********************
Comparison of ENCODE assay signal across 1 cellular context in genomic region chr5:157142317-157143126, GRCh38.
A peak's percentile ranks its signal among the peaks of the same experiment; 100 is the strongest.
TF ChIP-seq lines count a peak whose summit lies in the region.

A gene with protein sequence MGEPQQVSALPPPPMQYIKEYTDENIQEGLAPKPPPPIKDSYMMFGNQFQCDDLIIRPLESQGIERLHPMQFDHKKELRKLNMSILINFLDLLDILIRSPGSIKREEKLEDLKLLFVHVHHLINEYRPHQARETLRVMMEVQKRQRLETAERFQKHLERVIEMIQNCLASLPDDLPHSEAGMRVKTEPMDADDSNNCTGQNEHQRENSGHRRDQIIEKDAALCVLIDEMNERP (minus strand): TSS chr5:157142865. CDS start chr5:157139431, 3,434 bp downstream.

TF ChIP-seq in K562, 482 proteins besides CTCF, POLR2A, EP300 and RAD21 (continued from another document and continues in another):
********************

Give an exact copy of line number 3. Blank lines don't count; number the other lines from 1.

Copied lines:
TF ChIP-seq lines count a peak whose summit lies in the region.